As the sixties spilled over into the seventies, children’s television started to get very weird indeed; and, arguably, nowhere did it get weirder than at Granada Television. Always happy to prop up experimental artists, progressive musicians and local traditional folk and craft, ITV’s idiosyncratic broadcaster for the North West were only too willing to push at the creative boundaries for children’s television – after all, they were doing so for all kinds of television from ghost-hunting Coronation Street spinoff Turn Out The Lights to voluble left wing politics-driven sitcom The Dustbinmen to audience-shocking pop-art gangland thriller Big Breadwinner Hog – and one particular production is hugely celebrated to this day. Meanwhile, another very closely associated production hasn’t actually been seen from that day to this. Now, however, they’re both coming back to haunt you…
Based on Alan Garner’s award-winning novel, The Owl Service was first broadcast by ITV in the literal closing days of the sixties and feels like it; essentially the closest that you will find to a progressive rock album on television and drenched in paranormal imagery with early music stylings and full-tilt Swinging London camerawork despite being set in the far from swinging surroundings of the Welsh countryside. The Owl Service probably needs little introduction and to be honest saying anything more than it involves a set of haunted plates – or are they? – would probably be giving too much away, but alongside the beautiful high definition transfer of a beautiful looking serial you get two archive interviews with Alan Garner, an in-depth book on the making of the series and a commentary by me, taking a look at how what looks like a deeply odd production and barely suitable for its target audience now was in fact made, broadcast and received in a very different context to the one that most modern commentators understandably presume it was, with diversions regarding Syd Barrett’s solo albums, murky genre bookshops, Granada’s experimental drama and arts programming of the time, Gillian HIlls’ pop career, a couple of mysteries surrounding repeat runs of the serial and much more besides, including the story of how The Owl Service once caused me to fall off a wall. No, really.
Made by the same production team as The Owl Service in 1972, The Intruder – based on John Rowe Townsend’s novel about a mysterious stranger who shows up in a remote coastal town and claims to have an unsettling link to a local teenager – might sound like it’s a lot closer to reality, but that really would be underselling just how sinister and downright weird it is. Set against a harsh landscape straight out of an early seventies British gangster movie with decidedly ‘adult’ imagery and camerawork to match, it’s a murky and mesmerising tale of a disrupted community dashed with literal nightmare sequences and strong language, and you really would be hard pushed to understand the reasoning that went into scheduling this on Sunday afternoons. Unseen in public or private since 1974 – only the first episode has been available in any form until now – it’s a genuine thrill to have played a part in making this almost mythical holy grail of the ‘genre’ available again, and once again I’ve contributed a commentary looking at how this deeply strange series sat with the cultural and artistic trends of the day as well as the often surprising career twists and turns of the cast and crew, what actually went on in the once-inescapable BBC children’s series Kim & Co, how TV Times uneasily balanced listing unsettling programmes with competitions to win waffle pans signed by Richard O’Sullivan and just why The Intruder was out of circulation for so long, with some longstanding rumours comprehensively debunked along the way. There’s also an ITV schools programme featuring a fascinating interview with John Rowe Townsend about the making of the series, an interview with cast member – and pop star – Simon Fisher Turner, and a booklet about the production written by Andrew Pixley. Seriously, if you are interested in this kind of spooky and off-kilter children’s drama, The Intruder is a must-see and the closest you will get to seeing anything of this nature and vintage that is – to all intents and purposes – ‘new’.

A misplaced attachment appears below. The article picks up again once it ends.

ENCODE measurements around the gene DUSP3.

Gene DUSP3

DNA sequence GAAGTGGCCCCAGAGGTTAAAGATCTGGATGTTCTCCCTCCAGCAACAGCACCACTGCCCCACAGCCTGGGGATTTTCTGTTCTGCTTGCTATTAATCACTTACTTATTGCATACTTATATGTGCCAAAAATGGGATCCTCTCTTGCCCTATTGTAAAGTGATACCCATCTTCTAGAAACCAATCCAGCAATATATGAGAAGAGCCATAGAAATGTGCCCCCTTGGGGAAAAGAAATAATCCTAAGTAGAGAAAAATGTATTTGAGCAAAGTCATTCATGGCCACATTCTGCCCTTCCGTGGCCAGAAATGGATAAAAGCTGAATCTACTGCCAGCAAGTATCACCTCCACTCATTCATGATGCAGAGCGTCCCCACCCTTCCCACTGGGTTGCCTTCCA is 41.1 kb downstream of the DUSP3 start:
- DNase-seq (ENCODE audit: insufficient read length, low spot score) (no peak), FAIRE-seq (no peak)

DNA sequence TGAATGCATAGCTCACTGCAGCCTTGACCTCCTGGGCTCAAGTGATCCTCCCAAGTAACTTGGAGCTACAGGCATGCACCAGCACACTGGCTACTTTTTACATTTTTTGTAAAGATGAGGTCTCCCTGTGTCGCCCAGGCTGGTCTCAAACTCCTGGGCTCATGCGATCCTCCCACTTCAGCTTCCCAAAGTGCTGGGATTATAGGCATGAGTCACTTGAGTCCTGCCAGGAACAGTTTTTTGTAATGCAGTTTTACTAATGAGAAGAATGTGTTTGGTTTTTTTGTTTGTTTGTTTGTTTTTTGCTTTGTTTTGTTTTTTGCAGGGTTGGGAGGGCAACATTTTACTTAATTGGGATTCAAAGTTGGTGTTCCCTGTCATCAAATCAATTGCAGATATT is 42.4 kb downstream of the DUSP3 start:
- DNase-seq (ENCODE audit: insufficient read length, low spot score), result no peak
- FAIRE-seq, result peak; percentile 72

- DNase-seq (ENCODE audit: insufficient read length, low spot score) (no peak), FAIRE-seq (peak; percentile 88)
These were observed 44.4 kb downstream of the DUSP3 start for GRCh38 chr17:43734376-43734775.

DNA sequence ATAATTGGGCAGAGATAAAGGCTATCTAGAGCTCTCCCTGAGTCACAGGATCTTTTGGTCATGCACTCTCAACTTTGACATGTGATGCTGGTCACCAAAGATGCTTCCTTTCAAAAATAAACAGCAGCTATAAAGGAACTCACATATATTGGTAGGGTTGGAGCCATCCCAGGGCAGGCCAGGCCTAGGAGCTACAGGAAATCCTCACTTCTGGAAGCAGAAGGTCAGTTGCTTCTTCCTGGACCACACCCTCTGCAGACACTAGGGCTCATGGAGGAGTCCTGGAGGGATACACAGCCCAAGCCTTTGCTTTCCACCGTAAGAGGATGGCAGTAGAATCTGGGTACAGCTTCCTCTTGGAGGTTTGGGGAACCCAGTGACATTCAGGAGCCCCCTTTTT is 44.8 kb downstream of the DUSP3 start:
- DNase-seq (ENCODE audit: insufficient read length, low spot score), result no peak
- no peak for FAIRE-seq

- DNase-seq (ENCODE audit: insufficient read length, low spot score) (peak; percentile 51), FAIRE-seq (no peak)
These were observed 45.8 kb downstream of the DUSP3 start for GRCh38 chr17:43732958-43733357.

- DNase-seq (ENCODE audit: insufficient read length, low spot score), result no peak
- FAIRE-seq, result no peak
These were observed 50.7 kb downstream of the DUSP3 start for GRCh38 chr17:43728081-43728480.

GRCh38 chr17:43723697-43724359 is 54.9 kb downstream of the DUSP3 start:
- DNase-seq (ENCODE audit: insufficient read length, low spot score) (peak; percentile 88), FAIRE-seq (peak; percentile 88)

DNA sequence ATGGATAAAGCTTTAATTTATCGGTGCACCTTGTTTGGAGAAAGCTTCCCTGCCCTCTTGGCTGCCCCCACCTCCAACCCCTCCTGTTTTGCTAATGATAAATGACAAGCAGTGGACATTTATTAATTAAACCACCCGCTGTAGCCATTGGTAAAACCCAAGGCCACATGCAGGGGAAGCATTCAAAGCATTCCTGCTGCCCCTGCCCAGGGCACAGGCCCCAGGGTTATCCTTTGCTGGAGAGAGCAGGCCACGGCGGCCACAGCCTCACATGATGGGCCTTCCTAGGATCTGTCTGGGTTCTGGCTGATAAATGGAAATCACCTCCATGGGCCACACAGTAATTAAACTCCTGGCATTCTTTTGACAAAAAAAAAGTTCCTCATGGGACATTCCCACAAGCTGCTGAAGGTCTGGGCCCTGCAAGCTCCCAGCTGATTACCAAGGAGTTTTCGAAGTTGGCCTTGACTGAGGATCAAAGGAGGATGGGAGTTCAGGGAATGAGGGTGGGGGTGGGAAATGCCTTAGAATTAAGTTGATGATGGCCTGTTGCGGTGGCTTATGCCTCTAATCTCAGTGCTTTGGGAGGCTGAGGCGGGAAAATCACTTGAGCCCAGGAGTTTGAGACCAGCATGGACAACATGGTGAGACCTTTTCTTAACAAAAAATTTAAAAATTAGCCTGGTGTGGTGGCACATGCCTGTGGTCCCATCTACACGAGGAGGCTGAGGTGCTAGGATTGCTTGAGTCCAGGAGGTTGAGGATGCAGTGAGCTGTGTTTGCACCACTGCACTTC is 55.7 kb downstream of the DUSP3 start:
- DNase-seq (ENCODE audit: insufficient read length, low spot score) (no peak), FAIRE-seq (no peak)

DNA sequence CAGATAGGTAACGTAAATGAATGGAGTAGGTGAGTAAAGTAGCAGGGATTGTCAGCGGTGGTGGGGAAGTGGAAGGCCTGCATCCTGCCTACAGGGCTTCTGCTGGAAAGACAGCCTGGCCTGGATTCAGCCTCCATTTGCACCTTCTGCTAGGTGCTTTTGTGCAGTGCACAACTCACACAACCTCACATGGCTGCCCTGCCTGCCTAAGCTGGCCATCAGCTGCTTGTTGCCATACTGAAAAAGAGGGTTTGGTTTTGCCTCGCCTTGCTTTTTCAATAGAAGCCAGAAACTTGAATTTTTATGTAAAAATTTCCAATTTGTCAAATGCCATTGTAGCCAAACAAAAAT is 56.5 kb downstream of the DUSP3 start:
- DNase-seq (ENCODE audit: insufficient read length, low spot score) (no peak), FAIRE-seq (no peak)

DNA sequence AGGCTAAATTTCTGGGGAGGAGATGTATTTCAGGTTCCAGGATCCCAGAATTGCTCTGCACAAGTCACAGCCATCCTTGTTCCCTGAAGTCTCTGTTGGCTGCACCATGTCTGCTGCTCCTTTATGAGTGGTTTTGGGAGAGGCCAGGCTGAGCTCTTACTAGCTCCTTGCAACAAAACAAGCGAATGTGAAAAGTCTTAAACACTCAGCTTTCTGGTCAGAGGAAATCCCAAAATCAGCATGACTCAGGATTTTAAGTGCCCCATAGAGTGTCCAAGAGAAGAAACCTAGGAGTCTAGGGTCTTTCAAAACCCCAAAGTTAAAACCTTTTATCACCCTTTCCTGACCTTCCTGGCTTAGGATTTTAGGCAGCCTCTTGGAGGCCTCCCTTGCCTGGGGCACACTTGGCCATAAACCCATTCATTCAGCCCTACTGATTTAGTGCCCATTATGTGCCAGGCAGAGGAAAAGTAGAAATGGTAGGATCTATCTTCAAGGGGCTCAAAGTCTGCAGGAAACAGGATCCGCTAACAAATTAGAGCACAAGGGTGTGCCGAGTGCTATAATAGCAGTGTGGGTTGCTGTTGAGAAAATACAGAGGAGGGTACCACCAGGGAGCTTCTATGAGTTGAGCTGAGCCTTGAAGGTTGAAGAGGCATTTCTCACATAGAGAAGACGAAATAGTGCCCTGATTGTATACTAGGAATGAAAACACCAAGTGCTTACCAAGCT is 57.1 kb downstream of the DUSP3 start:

Far more than – and far more interesting than – the what-were-they-thinking ‘weird’ curious that they might more normally be passed off as, The Owl Service and The Intruder are fascinating productions with a good deal to say about the era in which they were made, as well as being outstanding drama serials in their own right, and frankly have never looked better. Well, we can only assume so about The Intruder, as it hasn’t been seen in decades but it really does look stunning. Both are now available to pre-order as part of Network’s ‘Spooky Tales’ set of releases which also includes the 1978 ITV children’s serial Come Back Lucy with an accompanying documentary presented by Jill Nolan and Becky Darke from Don’t Point That Horror At Me, and the 1970 ITV horror anthology series Tales Of Unease with a booklet written by Andrew Pixley. If nothing else, you should get the complete set just so you have something else to watch on Halloween instead of bloody Ghostwatch again…
You can get The Owl Service directly from Network here and The Intruder here, and find out more about the complete ‘Spooky Tales’ set here. You can also find a feature I wrote for Network about the making of The Owl Service here.
Get The Owl Service And The Intruder
You can get The Owl Service here and The Intruder here.
You can hear more chat about Come Back Lucy with Scarfolk creator Richard Littler in Looks Unfamiliar here.
© Tim Worthington.
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